It’s that time of year when the broadcast networks are bringing down the ax on several of its series.
In order to make room for its new series and prepare for May’s presentation to advertisers, executives have been crunching the ratings numbers, checking their pilot inventory and making both easy and difficult decisions on which shows have to go.
“Revenge” had the dubious honour of becoming the first casualty of the season when ABC officially announced its farewell after the current fourth season.
That would be followed by other tough (though expected) goodbyes to Fox’s “The Mindy Project” and The CW’s “Hart of Dixie.”
*Updated as networks announce decisions
Beloved by TV critics and starring the popular 'Office' alum Mindy Kaling, Fox had a couple reasons to keep 'The Mindy Project' around. But its ratings are poor and most of the time business becomes the functional word in show business. But, it may have a reprieve in a pick up by Hulu. Keep the faith.
After a first season that captured viewers' attention, the Kevin Bacon series struggled creatively and lost its audience and buzz. And with the success of 'Empire,' dark, violent shows may not be in vogue at Fox right now.
This supernatural drama about a man who can't die struggled for an audience since its premiere episode. It was a surprise when ABC decided to order a full season of the series.
No doubt, it hoped it would find an audience. Plus, it hales from Warner Bros. Television, a partner on high-profile Marvel shows 'Agents of SHIELD' and 'Agent Carter.' It never did find its audience and WBTV should be happy that ABC gave it a fighting chance.
Everyone from the show's creator, its stars and its small loyal group of fans have declared the show over after its low-rated four-season run, but The CW was the last to be able to utter the word 'canceled.'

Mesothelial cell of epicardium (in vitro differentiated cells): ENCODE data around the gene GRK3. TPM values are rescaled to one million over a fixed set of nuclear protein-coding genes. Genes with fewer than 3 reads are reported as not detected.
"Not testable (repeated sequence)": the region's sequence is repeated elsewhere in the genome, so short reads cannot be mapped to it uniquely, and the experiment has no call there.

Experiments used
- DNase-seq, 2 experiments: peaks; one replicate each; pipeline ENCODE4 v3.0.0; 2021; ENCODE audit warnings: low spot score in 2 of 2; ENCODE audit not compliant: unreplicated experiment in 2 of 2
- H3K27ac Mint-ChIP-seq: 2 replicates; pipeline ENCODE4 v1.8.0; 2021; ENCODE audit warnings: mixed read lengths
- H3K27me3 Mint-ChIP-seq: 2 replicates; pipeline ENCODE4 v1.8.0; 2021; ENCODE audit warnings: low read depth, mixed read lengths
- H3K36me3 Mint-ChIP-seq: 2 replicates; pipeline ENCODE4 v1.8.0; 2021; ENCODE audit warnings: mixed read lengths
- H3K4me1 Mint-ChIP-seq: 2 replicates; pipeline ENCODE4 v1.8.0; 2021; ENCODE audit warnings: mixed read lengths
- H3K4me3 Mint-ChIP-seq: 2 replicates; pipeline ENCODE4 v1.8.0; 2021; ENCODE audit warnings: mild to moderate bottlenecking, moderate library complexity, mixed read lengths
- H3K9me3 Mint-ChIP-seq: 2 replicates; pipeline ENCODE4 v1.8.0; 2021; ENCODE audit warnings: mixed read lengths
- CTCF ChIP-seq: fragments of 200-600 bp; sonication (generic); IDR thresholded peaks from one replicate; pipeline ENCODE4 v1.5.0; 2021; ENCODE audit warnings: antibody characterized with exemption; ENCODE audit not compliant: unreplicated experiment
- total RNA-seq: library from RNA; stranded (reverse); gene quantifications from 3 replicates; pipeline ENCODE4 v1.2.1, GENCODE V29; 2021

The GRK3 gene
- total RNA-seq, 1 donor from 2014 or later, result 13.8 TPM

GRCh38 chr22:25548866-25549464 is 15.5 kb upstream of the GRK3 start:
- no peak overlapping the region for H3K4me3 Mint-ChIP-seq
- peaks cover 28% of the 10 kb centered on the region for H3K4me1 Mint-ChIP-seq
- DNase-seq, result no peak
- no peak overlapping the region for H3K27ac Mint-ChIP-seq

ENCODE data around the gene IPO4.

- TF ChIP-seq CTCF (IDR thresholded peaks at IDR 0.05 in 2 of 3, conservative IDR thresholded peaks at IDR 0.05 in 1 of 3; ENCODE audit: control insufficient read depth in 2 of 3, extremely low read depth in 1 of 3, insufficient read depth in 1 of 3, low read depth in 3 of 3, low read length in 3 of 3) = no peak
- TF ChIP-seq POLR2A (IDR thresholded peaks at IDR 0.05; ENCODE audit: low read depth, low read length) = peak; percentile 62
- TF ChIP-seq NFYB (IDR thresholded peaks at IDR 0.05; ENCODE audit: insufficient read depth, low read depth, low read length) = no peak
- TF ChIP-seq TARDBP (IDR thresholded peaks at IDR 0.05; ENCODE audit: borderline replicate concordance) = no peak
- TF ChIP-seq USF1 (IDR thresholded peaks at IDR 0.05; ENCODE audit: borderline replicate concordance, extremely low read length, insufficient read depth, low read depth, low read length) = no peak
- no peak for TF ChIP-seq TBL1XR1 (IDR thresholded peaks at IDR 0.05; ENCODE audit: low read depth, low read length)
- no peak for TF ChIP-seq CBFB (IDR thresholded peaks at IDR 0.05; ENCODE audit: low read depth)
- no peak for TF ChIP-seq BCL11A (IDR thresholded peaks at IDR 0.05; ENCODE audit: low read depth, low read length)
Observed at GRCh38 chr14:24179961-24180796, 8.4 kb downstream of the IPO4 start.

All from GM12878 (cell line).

There is no more coming back for ABC's 'Resurrection.'
Last year, the series premiered with huge ratings for ABC but fell consistently after that. That should have been a sign for the network to bury the show.
But, it went on to a second season that just couldn't recapture its audience.
In many ways, 'Cristela' was never really given much of a chance.
ABC stuck it on Fridays between low-rated 'Last Man Standing' and 'Shark Tank' -- neither of which made any sense with the comedy about a middle class Mexican family.
That aside, ABC has been a trailblazer in show diversity and has several pilots in the wings that would make up for the loss of 'Cristela.' So, it had to go.
Even if we were to forget the show's consistently declining ratings, there is no ignoring that it has been creatively lost since Season 2.
There were doubts it should have even gone on to a fourth season, but ABC had a sweet spot for 'Revenge.' Its first season revitalized the network and started a swing of drama wins with 'Once Upon a Time' and later 'Scandal' and 'How to Get Away With Murder.' ABC owed 'Revenge' one (or four seasons in this case) to find its way again. Too bad it never really did.
ABC's foray into the culinary competition genre never really caught on, despite its celebrity chef-filled judges table.
If it had a stronger reality slate, the network would have never renewed it for a third season. ABC served it up nonetheless, but viewers weren't biting.
It may be a little early since 'The Messengers' has aired for only a few weeks, but The CW basically shoved this supernatural show into cancellation territory.
It premiered late in the season and on Friday nights. It had seemed the network had already given up on it before it even premiered.
Despite a groundswell of activism among fans in support of a second season of the comic-based show, there are very few reasons NBC could've kept this show another season. It wouldn't even air the totality of its first.
The network's previous inability to announce the show's official cancellation could be the result of a few things: embarrassment over jumping on the comic-book adaptation craze and failing, as well as a desire to maintain its relationship with executive producers Daniel Cerone ('Dexter') and David S. Goyer ('Batman' trilogy). NBC is known to make silly decisions for relationships.
There was a lot of buzz surrounding 'Grey's Anatomy' alum Katherine Heigl's return to TV, but that didn't translate into ratings.
A pretty impressive solid 8.6 million people tuned in to the show's premiere to see if she still had it, but the finale went out with just 4.6 million viewers. But, but, there was a cliffhanger! Sorry, folks.
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